Sarracenia drummondii. Side-saddle Flower. Carolina.
Sarracenia purpurea.

N. America.
Cephalotus follicularis. New Holland

Pitcher Plant. New Holland.

The following communication was then read :ON A FRESH-WATER SPONGE FROM BAHIA.

Spongilla Coralloides. Bowerbank.

By T. HIGGIN, F.L.S. This interesting species was first made known by Mr. William Bragge, of Sheffield, now an alderman of that town, and an active supporter of the Sheffield Public Museum, who presented an example of it, from the River Winguay, one of the tributaries of the Amazon, to the Museum of the Royal College of Surgeons, London. This specimen was afterwards named and described by the late Dr. Bowerbank in his Monograph of the Spongillidæ, published in the Proceedings of the Zoological Society, in 1863. Another example, also from the same locality, exists in the Sheffield Public Museum, likewise the gift of Mr. Bragge ; and the British Museum possesses a fine specimen, presented by the late Mr. McAndrew, said to have come from the fresh water of the River Paraguay. The very fine specimen before us this evening has lately been received by the Liverpool Free Museum from Mr. George Higgin, C.E., at present residing at Buenos Ayres. It was obtained by him in March last, in the Rapids of the River Uruguay, above the town of Salto, the water at the time being lower than it had ever been known to be previously; it was then only running through the fissures of the rocks, but three months afterwards the river was forty feet deep at Salto.

This fresh-water sponge differs from all other known species of Spongilla, in appearance and in its mode of growth. All species from the South American rivers have been found to be much firmer than those from other parts of the world ; but this sponge is exceedingly rigid when fresh as well as when dried, and the sarcode is very crystalline, having quite a siliceous appearance. It is quite smooth, and grows in the form of erect, long, slender, digitiform processes, rising from a more or less thin spreading base, having much of the appearance of a Halichondroid marine sponge, found in the River Mersey, which Dr. Bowerbank identified as his Isodictya varians, but is considered by Mr. H. J. Carter, to be a variety of Chalina oculata, a sponge probably of world-wide distribution. This River Mersey sponge grows in brackish water, and seems, indeed, to have a liking for fresh water, since it was found in greatest quantity in a water-course formed by a stream of fresh water issuing from the stationary engine at the old Egremont Ferry House. The Spongillæ generally are of a soft texture, with a prickly appearance, and are usually found coating sticks and stones in shallow places, or embracing the small submerged branches of trees growing on the margins of rivers. Spongilla Coralloides, on the contrary, is found in the deepest parts of the river, which are probably never quite dry.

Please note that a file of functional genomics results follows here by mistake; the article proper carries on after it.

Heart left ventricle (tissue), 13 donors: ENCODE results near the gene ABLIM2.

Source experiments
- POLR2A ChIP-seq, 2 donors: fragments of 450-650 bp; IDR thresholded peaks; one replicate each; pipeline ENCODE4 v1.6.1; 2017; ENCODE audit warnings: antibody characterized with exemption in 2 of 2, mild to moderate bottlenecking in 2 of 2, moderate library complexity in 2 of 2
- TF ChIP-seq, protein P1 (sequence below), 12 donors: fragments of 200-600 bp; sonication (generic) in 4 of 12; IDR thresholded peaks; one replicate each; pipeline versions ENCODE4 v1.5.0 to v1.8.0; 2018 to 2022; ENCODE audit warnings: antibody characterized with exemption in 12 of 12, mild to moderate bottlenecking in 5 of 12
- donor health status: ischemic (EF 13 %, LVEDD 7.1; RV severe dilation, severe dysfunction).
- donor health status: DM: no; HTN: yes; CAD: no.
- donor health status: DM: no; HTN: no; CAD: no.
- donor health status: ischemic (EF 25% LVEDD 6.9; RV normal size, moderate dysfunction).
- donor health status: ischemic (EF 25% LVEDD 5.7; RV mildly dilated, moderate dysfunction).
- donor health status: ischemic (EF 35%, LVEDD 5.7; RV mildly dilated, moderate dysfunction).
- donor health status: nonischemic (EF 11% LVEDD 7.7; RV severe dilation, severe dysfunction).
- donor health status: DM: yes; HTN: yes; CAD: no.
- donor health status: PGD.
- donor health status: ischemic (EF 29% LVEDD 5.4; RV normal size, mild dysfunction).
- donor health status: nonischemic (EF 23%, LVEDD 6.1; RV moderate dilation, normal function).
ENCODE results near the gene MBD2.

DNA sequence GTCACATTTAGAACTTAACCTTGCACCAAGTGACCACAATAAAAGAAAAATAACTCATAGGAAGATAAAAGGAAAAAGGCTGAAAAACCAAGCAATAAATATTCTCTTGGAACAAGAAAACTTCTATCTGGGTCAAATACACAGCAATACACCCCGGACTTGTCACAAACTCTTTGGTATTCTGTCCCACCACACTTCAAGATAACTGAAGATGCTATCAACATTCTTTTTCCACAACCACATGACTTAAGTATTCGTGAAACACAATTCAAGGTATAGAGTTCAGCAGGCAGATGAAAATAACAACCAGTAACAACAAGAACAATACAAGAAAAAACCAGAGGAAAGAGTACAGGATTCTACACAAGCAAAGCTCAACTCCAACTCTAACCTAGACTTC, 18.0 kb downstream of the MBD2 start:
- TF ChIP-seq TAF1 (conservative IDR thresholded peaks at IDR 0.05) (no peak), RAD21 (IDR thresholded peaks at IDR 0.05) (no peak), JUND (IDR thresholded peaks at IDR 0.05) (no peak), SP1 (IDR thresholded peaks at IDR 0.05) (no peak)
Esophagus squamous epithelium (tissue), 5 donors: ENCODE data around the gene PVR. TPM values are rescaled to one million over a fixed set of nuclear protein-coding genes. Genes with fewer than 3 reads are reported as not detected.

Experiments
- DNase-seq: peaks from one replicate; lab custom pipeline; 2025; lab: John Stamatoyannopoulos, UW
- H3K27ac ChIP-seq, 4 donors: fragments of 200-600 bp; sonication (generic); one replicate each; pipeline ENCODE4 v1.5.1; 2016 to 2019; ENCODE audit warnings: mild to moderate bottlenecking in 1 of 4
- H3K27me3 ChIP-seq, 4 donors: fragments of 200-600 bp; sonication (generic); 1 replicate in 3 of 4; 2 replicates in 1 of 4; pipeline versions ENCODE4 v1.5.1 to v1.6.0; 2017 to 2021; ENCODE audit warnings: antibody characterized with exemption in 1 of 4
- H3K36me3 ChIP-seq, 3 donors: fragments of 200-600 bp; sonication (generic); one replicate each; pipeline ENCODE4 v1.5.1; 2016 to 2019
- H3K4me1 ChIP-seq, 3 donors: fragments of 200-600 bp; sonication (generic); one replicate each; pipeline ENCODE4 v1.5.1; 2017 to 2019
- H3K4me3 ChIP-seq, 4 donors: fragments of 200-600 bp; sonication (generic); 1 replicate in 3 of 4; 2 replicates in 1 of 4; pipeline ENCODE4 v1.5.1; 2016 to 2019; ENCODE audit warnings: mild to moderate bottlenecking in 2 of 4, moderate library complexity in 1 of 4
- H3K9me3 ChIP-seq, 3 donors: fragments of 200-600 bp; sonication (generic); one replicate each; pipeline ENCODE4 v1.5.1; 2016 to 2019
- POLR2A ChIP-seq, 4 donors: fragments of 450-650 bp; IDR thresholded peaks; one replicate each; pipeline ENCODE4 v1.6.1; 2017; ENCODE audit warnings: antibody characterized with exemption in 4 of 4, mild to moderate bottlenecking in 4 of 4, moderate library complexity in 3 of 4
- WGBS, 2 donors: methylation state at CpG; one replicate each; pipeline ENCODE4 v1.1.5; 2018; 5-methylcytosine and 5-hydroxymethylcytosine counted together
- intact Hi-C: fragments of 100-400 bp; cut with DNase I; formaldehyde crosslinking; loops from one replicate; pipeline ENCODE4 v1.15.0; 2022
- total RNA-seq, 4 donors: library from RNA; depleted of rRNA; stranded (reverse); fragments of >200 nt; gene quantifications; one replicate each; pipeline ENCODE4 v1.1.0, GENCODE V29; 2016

All species of Spongilla, with the exception of coralloides, are found in localities where they are subject to exposure to the air and heat during seasons of drought, or when the receding waters of rivers leave them high and dry. They must then of course perish, but the ova are protected with a thick crust, formed of siliceous spicules, of peculiar shapes specially adapted to the purpose, set in a cork-like substance. In this capsule the germ of the future sponge remains safe under the fiercest heat and most trying circumstances, until, with the return of copious rains, its native element again

surrounds it. Then its cork-like buoyancy raises it to the surface of the water, its contents issue through a small round aperture left in the capsule (hermetically sealed during the drought), and, caught by the first branch, twig, or floating stick, the development of the embryo sponge very rapidly proceeds. Spongilla coralloides, living in the deepest parts of these mighty South American rivers, is never exposed to the heat of the sun or to drying winds, and therefore its ova need no such protection as those of the other species, and we are not surprised to learn that the most diligent search has hitherto failed to discover in it any of the capsules peculiar to the Spongillidæ. Nothing is indeed known as to the reproduction of this species, and it will be very difficult to acquaint ourselves with it, because it is in the oviparous state when the waters of these rivers reach their greatest depth.